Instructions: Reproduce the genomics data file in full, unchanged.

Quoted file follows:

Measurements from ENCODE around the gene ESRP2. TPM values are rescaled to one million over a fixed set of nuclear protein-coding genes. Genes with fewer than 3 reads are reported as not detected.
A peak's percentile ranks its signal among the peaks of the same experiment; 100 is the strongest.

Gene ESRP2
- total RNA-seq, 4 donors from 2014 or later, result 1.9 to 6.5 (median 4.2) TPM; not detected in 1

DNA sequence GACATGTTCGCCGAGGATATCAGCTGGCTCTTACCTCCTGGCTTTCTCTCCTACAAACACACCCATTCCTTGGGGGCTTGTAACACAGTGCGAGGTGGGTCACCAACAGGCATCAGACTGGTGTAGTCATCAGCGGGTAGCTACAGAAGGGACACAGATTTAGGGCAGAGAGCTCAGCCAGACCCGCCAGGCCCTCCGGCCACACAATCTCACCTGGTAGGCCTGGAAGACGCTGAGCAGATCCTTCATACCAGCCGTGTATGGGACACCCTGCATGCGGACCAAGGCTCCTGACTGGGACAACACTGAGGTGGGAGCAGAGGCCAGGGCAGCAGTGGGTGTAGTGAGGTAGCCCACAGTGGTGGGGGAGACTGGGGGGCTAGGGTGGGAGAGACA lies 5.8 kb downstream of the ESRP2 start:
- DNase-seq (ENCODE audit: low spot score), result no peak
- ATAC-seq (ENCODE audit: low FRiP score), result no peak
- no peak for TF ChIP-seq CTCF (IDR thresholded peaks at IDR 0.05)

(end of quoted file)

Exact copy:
Measurements from ENCODE around the gene ESRP2. TPM values are rescaled to one million over a fixed set of nuclear protein-coding genes. Genes with fewer than 3 reads are reported as not detected.
A peak's percentile ranks its signal among the peaks of the same experiment; 100 is the strongest.

Gene ESRP2
- total RNA-seq, 4 donors from 2014 or later, result 1.9 to 6.5 (median 4.2) TPM; not detected in 1

DNA sequence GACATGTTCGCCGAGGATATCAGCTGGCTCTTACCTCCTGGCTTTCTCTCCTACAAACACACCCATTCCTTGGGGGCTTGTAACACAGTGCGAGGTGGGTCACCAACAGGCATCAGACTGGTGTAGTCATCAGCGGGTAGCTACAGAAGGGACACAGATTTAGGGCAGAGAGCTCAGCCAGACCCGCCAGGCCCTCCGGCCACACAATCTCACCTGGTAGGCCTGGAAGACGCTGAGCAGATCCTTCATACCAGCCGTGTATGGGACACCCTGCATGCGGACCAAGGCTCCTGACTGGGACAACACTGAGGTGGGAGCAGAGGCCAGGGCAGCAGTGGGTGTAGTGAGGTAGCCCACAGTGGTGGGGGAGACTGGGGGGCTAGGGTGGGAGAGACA lies 5.8 kb downstream of the ESRP2 start:
- DNase-seq (ENCODE audit: low spot score), result no peak
- ATAC-seq (ENCODE audit: low FRiP score), result no peak
- no peak for TF ChIP-seq CTCF (IDR thresholded peaks at IDR 0.05)